Manchester seeks elite for PhDs
The University of Manchester is to offer more than 100 "elite" PhD scholarships a year over the next four years. The President's Doctoral Scholar Award will cover recipients' tuition fees and pay a stipend of £14,590, which is £1,000 above the current minimum research council level. It will be available in all disciplines and to all nationalities from October 2012. Dame Nancy Rothwell, Manchester's president and vice-chancellor, said the university's £2.5 million investment would help it "retain and attract the very brightest PhD students in the face of increasingly fierce competition from the USA, China and India".
Hefce gets down to business
The Higher Education Funding Council for England has explained its key objectives and priorities for the next four years in a new business plan. Hefce Business Plan 2011-2015: Principles, Priorities and Practices sets out how the body will approach the government's reforms in each area of its work. It also highlights some of the potential challenges it faces, including the need to make sure it has "sufficient resources" in an environment where it expects its internal budget to be cut by 16 per cent in real terms by 2015.
LiFE support system
A system designed to help universities and colleges improve their social responsibility and sustainability while making savings of up to 10 per cent in their budgets has been launched. The Learning in Future Environments (LiFE) Index gives institutions an "instinctive and easy to use" system to measure and manage their performance in the above areas and learn from one another through best practice. It has been developed by the Environmental Association for Universities and Colleges with the support of the Higher Education Funding Council for England, the Higher Education Funding Council for Wales, the Scottish Funding Council and the Department for Employment and Learning (Northern Ireland).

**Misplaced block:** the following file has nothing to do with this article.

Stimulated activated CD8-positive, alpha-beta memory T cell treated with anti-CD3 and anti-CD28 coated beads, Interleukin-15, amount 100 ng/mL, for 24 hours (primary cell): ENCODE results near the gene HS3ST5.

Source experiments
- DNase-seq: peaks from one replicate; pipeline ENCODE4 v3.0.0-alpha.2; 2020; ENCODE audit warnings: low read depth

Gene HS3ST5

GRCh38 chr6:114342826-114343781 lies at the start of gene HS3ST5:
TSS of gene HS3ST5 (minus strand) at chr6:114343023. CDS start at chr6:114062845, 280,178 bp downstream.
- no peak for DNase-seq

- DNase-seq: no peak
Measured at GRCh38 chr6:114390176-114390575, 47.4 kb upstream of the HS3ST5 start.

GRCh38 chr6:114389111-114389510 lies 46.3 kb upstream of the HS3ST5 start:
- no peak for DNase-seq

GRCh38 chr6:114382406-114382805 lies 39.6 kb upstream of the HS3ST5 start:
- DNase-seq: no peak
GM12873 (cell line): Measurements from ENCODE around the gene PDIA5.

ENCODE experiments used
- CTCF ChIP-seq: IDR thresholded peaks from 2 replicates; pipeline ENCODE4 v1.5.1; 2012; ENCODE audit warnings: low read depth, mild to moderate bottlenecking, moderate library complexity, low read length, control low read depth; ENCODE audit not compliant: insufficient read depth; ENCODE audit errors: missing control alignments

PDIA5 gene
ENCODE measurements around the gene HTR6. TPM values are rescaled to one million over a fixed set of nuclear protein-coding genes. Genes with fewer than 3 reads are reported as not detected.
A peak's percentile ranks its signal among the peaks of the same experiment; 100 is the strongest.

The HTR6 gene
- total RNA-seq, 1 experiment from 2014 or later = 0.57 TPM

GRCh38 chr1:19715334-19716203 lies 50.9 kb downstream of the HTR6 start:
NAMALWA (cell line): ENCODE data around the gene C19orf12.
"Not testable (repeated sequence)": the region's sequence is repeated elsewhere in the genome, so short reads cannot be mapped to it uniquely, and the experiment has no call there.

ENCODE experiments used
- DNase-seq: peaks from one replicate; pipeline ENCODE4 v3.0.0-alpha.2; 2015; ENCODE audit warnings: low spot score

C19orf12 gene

ESRC sanctions find favour
The Economic and Social Research Council will introduce sanctions on serially unsuccessful grant applicants if current efforts to manage demand are not adequate. Of the 74 respondents to the research council's consultation on demand management carried out earlier this year, 68 per cent approved of individual sanctions. This compares with just 12 per cent who favoured institutional quotas, 9 per cent who advocated sanctions on unsuccessful institutions and 3 per cent who favoured charging for submission.
All in the name
The title and editorial team for a new "top-tier" open-access research journal have been announced. eLife will be launched next year with the support of the Howard Hughes Medical Institute, the Max Planck Society and the Wellcome Trust. The editor-ial team aims to "operate entirely independently...and will ensure fair, swift and high-quality editorial decisions". Editor-in-chief Randy Schekman and managing executive editor Mark Patterson will be joined by two deputy editors: Fiona Watt, currently at the University of Cambridge but shortly to join King's College London, and Detlef Weigel of the Max Planck Institute for Developmental Biology in Germany.
Last week we reported on the sector's rejection of proposals for compulsory discipline-based teaching qualifications for all new academics. A reader writes: "The staff most opposed to learning how to teach more effectively are those most in need of help...the same staff who moan about how stupid students are rather than shouldering any blame for their poor grades and reflecting on how they might teach more effectively. Why should students accept being taught by stuck-in-the-mud reactionaries who hate teaching or, worse, don't give their teaching practice any thought?"